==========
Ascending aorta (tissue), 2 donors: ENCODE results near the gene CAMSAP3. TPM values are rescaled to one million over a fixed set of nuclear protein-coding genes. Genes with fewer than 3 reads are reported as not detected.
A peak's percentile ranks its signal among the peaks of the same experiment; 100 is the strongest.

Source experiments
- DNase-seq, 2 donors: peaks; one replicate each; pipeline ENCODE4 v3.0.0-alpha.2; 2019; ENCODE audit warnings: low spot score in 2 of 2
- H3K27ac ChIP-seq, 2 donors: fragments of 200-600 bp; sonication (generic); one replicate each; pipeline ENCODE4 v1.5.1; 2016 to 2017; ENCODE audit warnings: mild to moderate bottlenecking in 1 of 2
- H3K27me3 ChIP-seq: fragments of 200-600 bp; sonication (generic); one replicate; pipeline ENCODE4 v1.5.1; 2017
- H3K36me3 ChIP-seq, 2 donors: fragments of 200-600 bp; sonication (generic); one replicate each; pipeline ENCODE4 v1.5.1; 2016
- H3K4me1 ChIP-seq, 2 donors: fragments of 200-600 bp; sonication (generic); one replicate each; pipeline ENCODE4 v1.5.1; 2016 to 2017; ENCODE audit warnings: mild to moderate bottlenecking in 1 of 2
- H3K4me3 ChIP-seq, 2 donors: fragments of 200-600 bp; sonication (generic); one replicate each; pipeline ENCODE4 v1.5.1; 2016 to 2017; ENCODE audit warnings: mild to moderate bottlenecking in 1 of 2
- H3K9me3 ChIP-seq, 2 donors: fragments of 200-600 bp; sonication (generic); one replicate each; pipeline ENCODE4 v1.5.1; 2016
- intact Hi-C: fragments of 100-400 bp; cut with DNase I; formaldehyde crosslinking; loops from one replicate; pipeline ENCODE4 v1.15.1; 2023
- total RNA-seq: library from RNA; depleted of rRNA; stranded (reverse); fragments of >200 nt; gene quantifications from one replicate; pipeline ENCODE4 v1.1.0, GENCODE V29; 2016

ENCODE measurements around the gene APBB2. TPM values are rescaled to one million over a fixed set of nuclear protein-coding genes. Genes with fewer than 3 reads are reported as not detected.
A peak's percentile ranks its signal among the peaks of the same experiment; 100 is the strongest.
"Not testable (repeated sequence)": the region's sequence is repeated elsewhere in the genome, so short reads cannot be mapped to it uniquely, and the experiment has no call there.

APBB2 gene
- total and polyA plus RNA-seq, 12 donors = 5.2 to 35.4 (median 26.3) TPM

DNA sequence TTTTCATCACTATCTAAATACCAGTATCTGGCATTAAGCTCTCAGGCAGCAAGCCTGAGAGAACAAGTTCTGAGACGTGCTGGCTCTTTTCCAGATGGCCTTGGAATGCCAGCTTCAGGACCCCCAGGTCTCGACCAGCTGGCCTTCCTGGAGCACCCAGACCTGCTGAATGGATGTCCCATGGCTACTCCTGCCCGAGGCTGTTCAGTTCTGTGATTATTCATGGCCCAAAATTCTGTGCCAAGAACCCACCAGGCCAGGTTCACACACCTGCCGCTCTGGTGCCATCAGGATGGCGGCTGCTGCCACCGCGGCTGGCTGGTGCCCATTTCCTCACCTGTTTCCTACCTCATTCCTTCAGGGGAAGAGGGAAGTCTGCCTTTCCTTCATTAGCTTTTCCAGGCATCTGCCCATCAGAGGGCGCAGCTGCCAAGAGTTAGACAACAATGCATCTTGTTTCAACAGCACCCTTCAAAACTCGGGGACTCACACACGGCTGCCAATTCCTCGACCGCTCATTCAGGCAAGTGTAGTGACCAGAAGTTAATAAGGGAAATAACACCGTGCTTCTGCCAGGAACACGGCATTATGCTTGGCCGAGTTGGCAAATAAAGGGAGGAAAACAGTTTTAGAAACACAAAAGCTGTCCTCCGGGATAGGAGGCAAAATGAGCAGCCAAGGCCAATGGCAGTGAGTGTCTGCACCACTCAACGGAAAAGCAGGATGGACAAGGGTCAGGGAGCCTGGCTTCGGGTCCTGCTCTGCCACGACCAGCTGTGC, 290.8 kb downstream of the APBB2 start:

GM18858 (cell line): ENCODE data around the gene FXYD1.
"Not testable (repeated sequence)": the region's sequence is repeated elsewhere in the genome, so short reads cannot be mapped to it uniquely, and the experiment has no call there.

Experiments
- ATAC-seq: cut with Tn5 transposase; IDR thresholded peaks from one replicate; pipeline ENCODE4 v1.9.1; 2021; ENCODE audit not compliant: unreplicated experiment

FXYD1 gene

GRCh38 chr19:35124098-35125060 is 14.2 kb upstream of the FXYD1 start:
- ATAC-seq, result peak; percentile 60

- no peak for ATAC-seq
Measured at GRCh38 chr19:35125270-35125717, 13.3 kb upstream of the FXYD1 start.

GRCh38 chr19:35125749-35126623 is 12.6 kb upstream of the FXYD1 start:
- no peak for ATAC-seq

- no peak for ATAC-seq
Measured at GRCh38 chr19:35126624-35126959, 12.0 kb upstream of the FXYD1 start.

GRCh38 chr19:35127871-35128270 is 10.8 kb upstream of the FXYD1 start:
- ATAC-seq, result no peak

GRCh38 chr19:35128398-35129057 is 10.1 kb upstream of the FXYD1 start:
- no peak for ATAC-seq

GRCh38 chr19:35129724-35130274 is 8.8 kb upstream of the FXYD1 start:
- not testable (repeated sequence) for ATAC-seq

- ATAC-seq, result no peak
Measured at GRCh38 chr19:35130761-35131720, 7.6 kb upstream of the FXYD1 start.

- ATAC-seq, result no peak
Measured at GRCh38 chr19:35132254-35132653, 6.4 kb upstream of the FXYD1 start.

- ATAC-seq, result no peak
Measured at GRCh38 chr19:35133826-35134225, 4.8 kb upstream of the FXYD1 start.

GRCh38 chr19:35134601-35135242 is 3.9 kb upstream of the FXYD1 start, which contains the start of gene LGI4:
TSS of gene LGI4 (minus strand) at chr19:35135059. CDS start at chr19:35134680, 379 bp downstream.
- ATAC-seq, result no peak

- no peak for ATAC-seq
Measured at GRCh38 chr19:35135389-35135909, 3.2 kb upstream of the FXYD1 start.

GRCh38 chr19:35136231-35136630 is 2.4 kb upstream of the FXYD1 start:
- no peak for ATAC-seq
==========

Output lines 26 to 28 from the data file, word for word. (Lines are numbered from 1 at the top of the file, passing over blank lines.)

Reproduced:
- no peak for ATAC-seq
Measured at GRCh38 chr19:35125270-35125717, 13.3 kb upstream of the FXYD1 start.

GRCh38 chr19:35125749-35126623 is 12.6 kb upstream of the FXYD1 start: